(Urgent Question): To ask the Chancellor of the Exchequer if he will make a statement on North sea oil and gas producers’ use of investment allowances to minimise their liability under the energy profits levy.
Less than a fortnight ago, my right hon. Friend the Chancellor set out a series of measures to help British people at what we know is a difficult time. The oil and gas sector is making extraordinary profits, not as a result of recent changes to risk taking, innovation or efficiency, but as the result of surging global commodity prices, driven in part by Russia’s war. The Chancellor reassured the House that the Government
“will make sure that the most vulnerable and the least well off get the support they need, and we will also turn this moment of difficulty into a springboard for economic renewal and growth.”
He also made the point that it
“is possible to both tax extraordinary profits fairly and incentivise investment.”.—[Official Report, 26 May 2022; Vol. 715, c. 449-450.]
That is why we have introduced the energy profits levy—a new 25% surcharge on the extraordinary profits that the oil and gas sector is making. At the same time, the new 80% investment allowance will mean that businesses will get a 91p tax saving for every pound that they invest, providing them with an additional, immediate incentive to invest. That nearly doubles the tax relief available, and means that the more investment a firm makes, the less tax it will pay.
The levy took effect from 26 May this year, and will be legislated for via a Bill to be introduced shortly. It will be phased out when oil and gas prices return to historically more normal levels, with a sunset clause written into the legislation. The levy will raise about £5 billion in revenue over the next year, so that we can help families with the cost of living in the shape of significant, targeted support to millions of the most vulnerable.
I am here to talk about the cost of living crisis, but where are Tory MPs today? On 26 May, the Chancellor announced a welcome U-turn on his party’s opposition to a windfall tax—a policy for which we had been calling since January. At the same time as that handbrake turn, however, he created a tax giveaway for oil and gas producers that undermined that tax. Only this morning, in a statement to shareholders, the head of Serica Energy said that these measures would offset a “large element” of the energy profits levy.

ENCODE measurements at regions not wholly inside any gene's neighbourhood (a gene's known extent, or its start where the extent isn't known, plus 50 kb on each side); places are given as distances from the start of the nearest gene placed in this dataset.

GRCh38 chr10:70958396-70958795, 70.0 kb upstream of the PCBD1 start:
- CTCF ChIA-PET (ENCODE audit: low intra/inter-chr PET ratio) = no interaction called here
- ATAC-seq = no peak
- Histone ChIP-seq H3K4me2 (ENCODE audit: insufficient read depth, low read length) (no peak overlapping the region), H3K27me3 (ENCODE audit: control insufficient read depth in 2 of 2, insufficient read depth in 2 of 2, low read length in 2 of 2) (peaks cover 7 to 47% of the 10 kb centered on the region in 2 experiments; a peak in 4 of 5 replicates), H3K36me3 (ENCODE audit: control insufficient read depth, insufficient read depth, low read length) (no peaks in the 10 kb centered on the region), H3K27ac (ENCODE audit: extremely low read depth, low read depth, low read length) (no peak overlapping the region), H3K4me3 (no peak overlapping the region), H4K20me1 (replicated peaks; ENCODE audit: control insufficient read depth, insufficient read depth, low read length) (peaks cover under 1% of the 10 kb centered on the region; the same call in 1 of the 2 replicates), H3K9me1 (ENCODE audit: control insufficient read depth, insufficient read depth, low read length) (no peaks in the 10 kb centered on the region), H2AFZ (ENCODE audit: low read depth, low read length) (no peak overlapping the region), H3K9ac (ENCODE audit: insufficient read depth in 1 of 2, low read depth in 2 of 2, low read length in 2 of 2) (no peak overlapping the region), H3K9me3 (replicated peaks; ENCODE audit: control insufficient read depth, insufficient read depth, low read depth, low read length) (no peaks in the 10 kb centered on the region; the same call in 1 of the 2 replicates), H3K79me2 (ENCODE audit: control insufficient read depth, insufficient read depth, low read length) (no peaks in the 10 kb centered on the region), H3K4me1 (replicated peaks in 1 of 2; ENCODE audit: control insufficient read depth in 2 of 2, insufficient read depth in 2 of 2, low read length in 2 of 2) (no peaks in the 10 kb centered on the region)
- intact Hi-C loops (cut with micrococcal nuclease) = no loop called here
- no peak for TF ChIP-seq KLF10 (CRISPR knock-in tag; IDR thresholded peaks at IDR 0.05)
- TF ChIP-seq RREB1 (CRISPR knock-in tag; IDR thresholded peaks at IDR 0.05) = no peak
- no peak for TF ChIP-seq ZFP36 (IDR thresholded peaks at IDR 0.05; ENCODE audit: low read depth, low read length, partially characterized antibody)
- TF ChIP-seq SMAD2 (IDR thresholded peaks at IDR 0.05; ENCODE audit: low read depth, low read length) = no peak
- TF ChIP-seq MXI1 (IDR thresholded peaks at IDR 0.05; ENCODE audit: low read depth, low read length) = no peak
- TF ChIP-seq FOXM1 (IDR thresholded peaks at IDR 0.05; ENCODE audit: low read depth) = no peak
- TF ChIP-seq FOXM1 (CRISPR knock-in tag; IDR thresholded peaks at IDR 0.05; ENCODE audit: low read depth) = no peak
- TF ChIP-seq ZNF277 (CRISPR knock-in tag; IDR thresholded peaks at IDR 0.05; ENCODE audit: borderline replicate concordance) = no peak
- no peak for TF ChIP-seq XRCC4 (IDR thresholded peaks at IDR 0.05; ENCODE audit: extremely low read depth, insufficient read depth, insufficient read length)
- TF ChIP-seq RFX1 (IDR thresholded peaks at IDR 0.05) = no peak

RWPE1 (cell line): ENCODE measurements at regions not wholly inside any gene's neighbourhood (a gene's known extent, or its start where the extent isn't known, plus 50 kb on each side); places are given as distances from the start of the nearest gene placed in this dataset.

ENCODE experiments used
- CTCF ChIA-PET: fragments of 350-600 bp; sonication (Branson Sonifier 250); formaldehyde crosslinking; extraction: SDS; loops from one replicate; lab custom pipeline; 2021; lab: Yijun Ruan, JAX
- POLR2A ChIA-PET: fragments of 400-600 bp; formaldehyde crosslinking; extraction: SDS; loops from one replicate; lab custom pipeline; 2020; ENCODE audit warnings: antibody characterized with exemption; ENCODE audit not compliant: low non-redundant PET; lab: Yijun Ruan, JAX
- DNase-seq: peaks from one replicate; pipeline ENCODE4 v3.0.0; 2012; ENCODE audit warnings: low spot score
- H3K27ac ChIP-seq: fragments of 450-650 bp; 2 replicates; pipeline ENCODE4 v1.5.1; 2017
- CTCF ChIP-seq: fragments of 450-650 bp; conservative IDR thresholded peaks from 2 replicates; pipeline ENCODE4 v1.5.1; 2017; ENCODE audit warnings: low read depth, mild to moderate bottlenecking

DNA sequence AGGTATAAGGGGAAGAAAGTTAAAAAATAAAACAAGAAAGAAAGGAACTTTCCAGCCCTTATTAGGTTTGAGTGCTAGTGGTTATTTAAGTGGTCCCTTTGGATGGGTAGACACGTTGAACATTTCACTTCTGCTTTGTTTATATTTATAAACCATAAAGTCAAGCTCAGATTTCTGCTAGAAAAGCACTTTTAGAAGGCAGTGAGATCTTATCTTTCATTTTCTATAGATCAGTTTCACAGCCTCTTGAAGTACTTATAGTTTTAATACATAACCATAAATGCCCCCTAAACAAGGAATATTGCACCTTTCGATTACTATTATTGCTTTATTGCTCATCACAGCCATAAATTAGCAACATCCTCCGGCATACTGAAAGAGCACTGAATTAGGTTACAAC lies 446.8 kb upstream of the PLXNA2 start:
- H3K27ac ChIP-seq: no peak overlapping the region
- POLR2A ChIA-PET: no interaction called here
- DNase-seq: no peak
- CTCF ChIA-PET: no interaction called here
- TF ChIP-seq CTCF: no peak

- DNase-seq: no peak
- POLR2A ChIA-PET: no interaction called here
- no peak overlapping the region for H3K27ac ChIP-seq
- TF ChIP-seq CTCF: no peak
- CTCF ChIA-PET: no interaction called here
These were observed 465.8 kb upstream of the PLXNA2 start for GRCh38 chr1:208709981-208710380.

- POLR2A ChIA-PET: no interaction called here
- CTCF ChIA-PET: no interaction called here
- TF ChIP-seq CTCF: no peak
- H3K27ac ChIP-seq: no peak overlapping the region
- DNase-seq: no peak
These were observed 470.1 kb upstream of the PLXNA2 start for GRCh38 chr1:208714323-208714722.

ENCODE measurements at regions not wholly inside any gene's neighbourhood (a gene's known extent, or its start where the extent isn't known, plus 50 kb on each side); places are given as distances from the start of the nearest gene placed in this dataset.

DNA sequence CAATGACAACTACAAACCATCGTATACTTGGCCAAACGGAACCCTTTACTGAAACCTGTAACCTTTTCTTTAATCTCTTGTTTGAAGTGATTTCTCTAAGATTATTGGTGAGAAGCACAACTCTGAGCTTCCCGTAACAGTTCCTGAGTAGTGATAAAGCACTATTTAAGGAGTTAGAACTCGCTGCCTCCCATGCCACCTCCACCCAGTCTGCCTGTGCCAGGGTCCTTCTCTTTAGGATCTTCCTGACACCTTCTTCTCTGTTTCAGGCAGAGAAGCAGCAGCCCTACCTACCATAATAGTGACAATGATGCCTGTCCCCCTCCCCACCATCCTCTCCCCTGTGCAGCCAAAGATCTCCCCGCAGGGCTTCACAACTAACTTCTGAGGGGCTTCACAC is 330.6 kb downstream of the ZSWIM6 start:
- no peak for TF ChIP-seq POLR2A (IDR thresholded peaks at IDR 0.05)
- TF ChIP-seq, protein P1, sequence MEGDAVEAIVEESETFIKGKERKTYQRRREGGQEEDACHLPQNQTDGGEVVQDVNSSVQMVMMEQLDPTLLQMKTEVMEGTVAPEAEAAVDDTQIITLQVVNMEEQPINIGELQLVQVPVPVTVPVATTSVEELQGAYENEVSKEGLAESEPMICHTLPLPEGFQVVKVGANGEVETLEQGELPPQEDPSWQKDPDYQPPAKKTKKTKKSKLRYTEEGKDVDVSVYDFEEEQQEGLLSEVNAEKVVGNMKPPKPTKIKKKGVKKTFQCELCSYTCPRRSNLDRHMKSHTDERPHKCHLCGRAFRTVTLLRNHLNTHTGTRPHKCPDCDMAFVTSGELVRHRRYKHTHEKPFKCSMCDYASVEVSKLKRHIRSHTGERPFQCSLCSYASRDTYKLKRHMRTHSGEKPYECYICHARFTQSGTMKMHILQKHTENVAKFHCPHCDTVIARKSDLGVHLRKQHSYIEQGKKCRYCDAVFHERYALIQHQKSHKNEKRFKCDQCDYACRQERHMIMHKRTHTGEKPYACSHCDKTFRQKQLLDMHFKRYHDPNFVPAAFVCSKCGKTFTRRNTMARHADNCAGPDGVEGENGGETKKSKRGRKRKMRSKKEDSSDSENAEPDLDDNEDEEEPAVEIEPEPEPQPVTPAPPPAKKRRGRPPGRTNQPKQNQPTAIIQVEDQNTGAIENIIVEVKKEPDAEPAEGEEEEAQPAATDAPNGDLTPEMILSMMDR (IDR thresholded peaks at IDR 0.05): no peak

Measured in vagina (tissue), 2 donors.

All in all, we calculate that a third or more of any revenue from the new levy might be handed straight back in tax breaks. This cashback policy is typical of the sleight of hand that we have come to expect from this Conservative Government, so can I ask the Minister how much these tax breaks will cost? When will the Government have the courtesy of sharing that analysis with the House? How can the Minister be sure how much this new levy will raise when the Chancellor has added this gigantic get-out clause? Why are the Government incentivising investment in fossil fuels over investment in home-grown renewables, which do not benefit from the tax breaks in this announcement? Have the Government even bothered to check what this means for our country’s net zero target and climate commitments?
It is not just the cashback to oil and gas producers. Can the Minister confirm that someone who owns three homes will receive £1,200 of support for their energy bills —more than a low-income family will get? This incoherent policy package was born from Conservative chaos and also from the Chancellor’s embarrassment and stubbornness. Rather than simply admitting that a windfall tax was the right idea all along, he has introduced one with a great big, costly, gaping hole in the middle of it.
The hon. Lady mentions that Labour has been calling for this levy since January. She will know that January was not the right time to introduce it because we did not know then what the price cap would be. Ofgem estimated that in the week when this announcement was made. She will also know that in January, inflation was not at 9%. The Chancellor has taken this decision carefully, considering the circumstances and not just making policy on the basis of ideology.